When I was a little boy growing up in Morgan City in the 1960s, I had a baseball coach who seemed like he was 100 years old! “Coach Charlie” had been coaching Little League in our town for 30 years, and I was lucky enough to be on one of his teams right before he hung it up.
Whenever we were losing a game (which we did quite often!), he would gather us around and say, “You can win this game, but you all need to focus, try hard, pay attention and put on your big-boy pants!”
That really zoomed me in on that expression. For the rest of my life, “putting on your big-boy pants” meant it was time to do something important that required a little more focus and effort than you might give otherwise. Just that something extra.
What does this have to do with health insurance? Well, moving into the individual insurance market as I write this are new, expanded option, Short-Term Limited Duration Health Insurance plans (STLD). Should you shop for or buy one of these? Let me tell you what I think about them and give you some tips if you decide to go down this road. But, you need to put on your big-boy pants first and understand exactly what you are buying before you decide.
WHAT ARE THEY?
STLD is health insurance, pure and simple. It is designed to be bridge insurance that gets you from one type of permanent health insurance to another when there’s a gap. For example, people who are between jobs, moving to another coverage area, etc., can use STLD as a way to have ongoing insurance while making life changes that affects their insurance. For some folks, and thanks to new, expanded regulations, that bridge might now stretch for a few years. That’s not necessarily a bad thing, as long as you know what you’re getting yourself into.
For the past four years, all the permanent health insurance in the marketplace has been Qualified Health Plans (QHPs) that are controlled and approved by the U.S. government through their newly created regulatory agency, the Center for Consumer Information and Insurance Oversight (CCIIO).
As you might have guessed, all this was created in 2010 with the passage of the ACA, and the goal was to set a very high standard for what individual policies had to cover and regulate them at the FEDERAL level, not the state level as had been the case pre-ACA. QHPs come from healthcare.gov and cover all of the essential health benefits listed in the ACA. STLD plans are not as rich a standard of coverage. That means they don’t cover as many things as a QHP.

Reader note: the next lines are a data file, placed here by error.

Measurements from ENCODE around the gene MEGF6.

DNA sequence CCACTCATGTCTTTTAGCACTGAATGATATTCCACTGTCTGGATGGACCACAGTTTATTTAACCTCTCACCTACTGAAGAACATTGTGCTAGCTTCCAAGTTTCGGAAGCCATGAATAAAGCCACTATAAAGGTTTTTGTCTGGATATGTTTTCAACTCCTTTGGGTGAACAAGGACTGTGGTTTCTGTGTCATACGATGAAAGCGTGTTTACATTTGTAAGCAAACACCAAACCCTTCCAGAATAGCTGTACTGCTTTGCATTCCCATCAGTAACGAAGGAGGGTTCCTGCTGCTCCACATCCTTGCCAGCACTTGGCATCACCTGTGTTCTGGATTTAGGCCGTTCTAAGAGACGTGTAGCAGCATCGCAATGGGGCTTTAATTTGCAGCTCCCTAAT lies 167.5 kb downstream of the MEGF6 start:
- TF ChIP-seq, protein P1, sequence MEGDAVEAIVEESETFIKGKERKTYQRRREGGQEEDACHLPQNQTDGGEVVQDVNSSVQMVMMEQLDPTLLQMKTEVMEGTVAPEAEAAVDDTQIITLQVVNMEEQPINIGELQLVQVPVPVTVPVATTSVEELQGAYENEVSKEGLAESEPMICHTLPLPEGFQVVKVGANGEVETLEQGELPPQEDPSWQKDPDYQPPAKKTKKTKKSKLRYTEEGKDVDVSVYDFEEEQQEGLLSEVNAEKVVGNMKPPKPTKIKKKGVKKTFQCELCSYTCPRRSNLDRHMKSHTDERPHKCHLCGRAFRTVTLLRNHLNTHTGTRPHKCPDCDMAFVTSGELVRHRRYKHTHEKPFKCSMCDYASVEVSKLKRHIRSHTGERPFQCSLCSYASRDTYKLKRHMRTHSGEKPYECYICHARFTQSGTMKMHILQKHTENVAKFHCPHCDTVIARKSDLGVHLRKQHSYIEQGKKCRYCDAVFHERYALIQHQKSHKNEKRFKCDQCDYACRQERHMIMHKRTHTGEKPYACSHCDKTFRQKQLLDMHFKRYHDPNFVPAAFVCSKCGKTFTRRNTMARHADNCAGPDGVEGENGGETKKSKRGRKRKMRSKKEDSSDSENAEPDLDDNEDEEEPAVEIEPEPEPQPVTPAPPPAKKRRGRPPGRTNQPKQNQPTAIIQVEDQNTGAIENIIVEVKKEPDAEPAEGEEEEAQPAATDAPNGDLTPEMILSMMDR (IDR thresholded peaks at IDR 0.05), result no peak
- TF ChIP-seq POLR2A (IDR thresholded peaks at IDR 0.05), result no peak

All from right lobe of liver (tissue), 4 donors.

The QHP requirements are why individual policies today are issued to anyone who buys them, without regard to pre-existing conditions or health status, why they are sold on a federal website (healthcare.gov in Louisiana) and why their coverage is so extensive and broad. It is also why the price of them has more than doubled since 2013.
You see, prior to the launch of these ACA plans, an insurance company could vary the rate it charged you for your coverage based on health factors the company observed when you applied. In some states, they could even deny you coverage because you were too sick (although this was a much rarer event than you might think). The ACA demanded that insurance connecting prices to medical conditions be outlawed, and so it was, starting in 2014. The only exception was for STLD plans, which were limited to a max of 90 days in duration.
An executive order issued this summer changed the 90-day duration to 364 days (one day short of a full year), with up to two renewals, almost three years of coverage total. As a result, the number of companies offering these plans that allow your rate to be based on your health status, has skyrocketed.
There are IMPORTANT differences between an STLD plan and a QHP that you must be comfortable with if you are considering one.
WHY IS AN STLD PLAN NOT A QHP?
First of all, if you decide to shop for an STLD plan, you will be asked medical questions and usually have to give permission for the insurance company to look at your pharmacy records before you are given a rate or sold a policy.
These plans can be 40, 50, even 60% cheaper than QHPs, but someone with a lot of health conditions will typically not qualify and will be redirected to healthcare.gov to shop for a QHP. Most STLD plans do not cover pregnancy, or if it does, it covers it with a very large deductible. So if you are a person with lots of chronic conditions, or taking expensive medications, or a pregnant female, or thinking of becoming pregnant, STLD coverage is NOT for you.
Second, there are almost no federal regulations about what an STLD plan HAS to cover. Often, state law will intervene (these types of plans are outlawed completely in some states), but the type of coverage requirements you see in policies on healthcare.gov are not required in STLD coverage. You cannot expect to have the same coverage in an STLD policy that you would have in your insurance at work, either. It is CRITICAL that when you are shopping for an STLD that you understand EXACTLY what is covered before you buy it.